Voice of the Scantlebury: Scheduled Leave
After cruising to a 38-7 win over West Virginia, Missouri gets its first unofficial bye week of the 2019 season:
That’s right, it’s FCS SZN in Columbia.
The annual contractual bloodletting in every Power 5 town save for Lawrence brings Southeastern Missouri to town for a six-figure win. It’s been an unbroken streak for the Tigers since 2006, when a 47-7 win over Murray State started a 13-going-on-14 year streak of big wins against overmatched opponents.
It’s been pretty impressive, really. The average score for Missouri against FCS opponents in this 14-year stretch: 51-11. They’ve scored over 60 points four times; over 70 twice. There hasn’t even been a direct correlation between final score against an FCS opponent and the final record of Missouri’s season. Two of the three biggest wins came in seasons in which the Tigers failed to make a bowl — 62-10 over Southeastern Louisiana in 2012 and 79-0 over Delaware State in 2016.
(Had that Delaware State game occurred in my NCAA 14 Dynasty, it would have made me go, “OK, this is getting a little unrealistic,” and I once took UTEP to nine consecutive national titles.)
So, really, the only storyline going into Saturday that matters comes down to attendance. It always does.
After crediting Missouri’s crowd of 51,000-plus in the win over West Virginia, Barry Odom then challenged the fans to sell out Memorial Stadium against SEMO. In terms of likelihood of that happening, it falls somewhere between “PowerMizzou message board agrees on best BBQ” and “NCAA admits mistake, overturns Missouri sanctions.”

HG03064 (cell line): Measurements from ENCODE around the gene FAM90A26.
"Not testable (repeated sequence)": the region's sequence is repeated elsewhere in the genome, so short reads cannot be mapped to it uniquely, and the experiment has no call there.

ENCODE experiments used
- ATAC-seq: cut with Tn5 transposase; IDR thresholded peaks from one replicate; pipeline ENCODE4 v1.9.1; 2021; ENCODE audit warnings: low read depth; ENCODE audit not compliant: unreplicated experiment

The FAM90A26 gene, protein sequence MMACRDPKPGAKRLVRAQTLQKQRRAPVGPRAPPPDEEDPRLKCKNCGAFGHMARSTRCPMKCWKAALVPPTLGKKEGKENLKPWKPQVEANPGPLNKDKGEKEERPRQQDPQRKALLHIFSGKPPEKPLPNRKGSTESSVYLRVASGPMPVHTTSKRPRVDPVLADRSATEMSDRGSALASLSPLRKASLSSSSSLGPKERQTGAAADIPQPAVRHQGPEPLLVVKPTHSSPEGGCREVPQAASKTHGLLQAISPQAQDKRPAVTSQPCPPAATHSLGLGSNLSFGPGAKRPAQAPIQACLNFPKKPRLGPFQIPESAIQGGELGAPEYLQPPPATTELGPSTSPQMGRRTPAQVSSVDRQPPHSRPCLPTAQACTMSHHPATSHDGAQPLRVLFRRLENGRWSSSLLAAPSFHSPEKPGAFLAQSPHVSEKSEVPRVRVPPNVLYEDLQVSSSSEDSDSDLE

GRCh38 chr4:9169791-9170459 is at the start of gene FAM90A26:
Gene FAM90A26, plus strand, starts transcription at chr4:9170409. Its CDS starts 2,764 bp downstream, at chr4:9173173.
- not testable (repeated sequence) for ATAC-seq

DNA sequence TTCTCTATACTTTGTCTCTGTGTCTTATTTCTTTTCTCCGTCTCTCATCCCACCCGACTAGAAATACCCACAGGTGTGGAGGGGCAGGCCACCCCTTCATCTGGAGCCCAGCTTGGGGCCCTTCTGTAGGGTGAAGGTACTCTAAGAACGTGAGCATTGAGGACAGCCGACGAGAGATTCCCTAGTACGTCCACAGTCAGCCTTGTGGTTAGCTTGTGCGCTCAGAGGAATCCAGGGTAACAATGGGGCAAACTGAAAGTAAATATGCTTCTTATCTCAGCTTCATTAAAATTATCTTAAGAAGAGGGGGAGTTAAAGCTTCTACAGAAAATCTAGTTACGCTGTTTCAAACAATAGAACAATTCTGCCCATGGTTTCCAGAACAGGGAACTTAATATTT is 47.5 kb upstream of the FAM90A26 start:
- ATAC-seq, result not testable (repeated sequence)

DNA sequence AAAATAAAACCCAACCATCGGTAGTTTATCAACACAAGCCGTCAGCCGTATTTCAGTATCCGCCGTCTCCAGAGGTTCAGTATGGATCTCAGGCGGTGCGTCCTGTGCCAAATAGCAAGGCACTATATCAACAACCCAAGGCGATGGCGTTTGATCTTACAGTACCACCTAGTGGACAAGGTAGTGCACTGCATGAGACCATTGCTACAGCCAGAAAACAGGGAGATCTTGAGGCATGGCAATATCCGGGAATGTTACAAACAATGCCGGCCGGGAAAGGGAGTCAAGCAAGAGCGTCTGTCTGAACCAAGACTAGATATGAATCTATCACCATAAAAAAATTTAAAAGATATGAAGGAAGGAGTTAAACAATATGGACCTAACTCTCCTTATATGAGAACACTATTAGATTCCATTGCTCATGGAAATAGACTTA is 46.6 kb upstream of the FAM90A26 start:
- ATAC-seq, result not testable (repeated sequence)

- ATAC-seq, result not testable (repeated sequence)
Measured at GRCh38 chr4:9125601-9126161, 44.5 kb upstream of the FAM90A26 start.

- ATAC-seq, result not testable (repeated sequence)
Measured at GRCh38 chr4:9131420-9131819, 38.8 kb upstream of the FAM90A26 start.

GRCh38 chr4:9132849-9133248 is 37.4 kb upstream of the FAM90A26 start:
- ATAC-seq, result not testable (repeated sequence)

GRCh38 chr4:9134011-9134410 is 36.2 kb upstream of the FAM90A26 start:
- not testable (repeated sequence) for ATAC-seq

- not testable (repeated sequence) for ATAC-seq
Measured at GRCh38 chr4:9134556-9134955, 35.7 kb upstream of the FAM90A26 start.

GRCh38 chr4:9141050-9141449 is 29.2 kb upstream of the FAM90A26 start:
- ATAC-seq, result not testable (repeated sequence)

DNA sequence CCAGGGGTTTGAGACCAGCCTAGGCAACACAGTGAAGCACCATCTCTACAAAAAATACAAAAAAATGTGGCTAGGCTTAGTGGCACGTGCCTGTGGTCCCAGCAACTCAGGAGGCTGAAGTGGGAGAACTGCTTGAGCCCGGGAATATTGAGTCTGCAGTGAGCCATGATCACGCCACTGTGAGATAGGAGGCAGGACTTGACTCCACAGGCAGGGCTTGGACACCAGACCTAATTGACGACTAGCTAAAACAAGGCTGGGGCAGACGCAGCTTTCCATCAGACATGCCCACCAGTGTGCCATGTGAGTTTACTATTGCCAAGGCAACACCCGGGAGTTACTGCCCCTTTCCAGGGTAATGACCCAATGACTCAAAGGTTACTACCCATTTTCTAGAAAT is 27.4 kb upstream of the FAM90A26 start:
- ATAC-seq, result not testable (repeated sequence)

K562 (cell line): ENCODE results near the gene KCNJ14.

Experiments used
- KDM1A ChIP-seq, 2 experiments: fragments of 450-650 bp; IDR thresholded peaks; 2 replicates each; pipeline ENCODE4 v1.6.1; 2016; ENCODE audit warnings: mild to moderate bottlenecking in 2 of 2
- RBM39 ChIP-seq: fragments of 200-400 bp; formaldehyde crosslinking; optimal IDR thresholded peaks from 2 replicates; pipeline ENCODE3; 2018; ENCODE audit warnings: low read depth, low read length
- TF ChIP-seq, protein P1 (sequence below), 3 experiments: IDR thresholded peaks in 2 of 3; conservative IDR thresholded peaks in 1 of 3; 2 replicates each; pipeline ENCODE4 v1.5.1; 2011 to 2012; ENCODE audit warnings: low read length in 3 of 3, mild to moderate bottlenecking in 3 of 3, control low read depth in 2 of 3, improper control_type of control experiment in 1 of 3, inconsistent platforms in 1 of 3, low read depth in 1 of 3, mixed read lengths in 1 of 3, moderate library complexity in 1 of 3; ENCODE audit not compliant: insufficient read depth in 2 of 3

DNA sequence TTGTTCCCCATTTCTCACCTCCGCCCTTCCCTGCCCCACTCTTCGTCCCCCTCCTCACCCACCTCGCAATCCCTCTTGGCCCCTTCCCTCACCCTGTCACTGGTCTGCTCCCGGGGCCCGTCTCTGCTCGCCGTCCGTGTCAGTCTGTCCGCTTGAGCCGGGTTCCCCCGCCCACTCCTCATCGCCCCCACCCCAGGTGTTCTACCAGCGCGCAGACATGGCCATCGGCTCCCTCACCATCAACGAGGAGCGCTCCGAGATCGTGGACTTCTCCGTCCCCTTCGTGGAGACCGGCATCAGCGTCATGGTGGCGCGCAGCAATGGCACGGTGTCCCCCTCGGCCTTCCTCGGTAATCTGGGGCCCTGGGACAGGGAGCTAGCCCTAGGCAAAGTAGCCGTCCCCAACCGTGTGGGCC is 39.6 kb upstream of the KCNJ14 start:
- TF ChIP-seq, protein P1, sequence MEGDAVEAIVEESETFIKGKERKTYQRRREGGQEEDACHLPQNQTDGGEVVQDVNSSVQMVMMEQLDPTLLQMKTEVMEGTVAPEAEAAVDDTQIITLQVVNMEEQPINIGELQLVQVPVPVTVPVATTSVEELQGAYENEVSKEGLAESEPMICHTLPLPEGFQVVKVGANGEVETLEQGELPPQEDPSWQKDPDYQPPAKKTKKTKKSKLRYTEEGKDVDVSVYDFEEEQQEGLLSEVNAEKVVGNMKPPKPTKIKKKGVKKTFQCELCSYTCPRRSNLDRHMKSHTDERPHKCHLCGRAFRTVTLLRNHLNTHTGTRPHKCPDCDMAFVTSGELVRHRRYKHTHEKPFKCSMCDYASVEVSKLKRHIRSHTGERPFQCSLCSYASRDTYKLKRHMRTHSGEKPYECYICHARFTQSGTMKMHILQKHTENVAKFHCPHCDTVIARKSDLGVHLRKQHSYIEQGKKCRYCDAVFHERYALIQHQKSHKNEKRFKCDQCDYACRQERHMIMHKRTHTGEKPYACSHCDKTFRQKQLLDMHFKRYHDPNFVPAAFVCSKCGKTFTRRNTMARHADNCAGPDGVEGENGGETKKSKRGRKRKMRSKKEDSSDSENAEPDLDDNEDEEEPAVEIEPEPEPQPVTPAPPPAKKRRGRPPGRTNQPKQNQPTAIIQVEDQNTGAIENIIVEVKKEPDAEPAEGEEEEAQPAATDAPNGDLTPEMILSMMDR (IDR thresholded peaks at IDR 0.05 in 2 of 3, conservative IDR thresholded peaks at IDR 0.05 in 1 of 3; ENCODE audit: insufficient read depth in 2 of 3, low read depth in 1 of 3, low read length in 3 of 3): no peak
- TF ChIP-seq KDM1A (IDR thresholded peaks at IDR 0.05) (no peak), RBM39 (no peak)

With the line ever thinner between a contract extension and termination papers for a coach, the advantage to continually scheduling FCS opponents is clear: A scheduled win (outside of Lawrence) means you essentially have an 11-game season. Five more wins for a bowl game; at schools like Missouri, seven more wins for that solid eight-win benchmark.
Average eight to nine wins a year, and your job is safe at most (realistic) programs.
But then there are fans -- like myself -- calling for more non-conference games against opponents with pulses. The current model is one non-conference Power 5 opponent a year. I wish that teams would start scheduling two Power 5 non-con opponents a year, giving fans ten games a year to look forward to. The remaining two could still be an FCS school and a non-Power 5 FBS school.
(My crazy dream? I wish the former schools of the Big 12 North -- Nebraska, Colorado, Iowa State, Kansas State, Kansas and Missouri -- would start a yearly rotation in which each team plays two other Big 12 North teams in non-con.)
Of course, expectations within fanbases and athletic departments would have to shift. A heavy dose of reality and patience would have to come into play. There’d be more chances for non-conference losses if you’re playing better competition; the line between a contract extension and walking papers for coaches would have to get much thicker.
Realistic? No. But until schools get more aggressive in their scheduling, they’ll have to understand that sparsely-attended non-conference games will continue to be the norm — and that’s not the fans’ fault.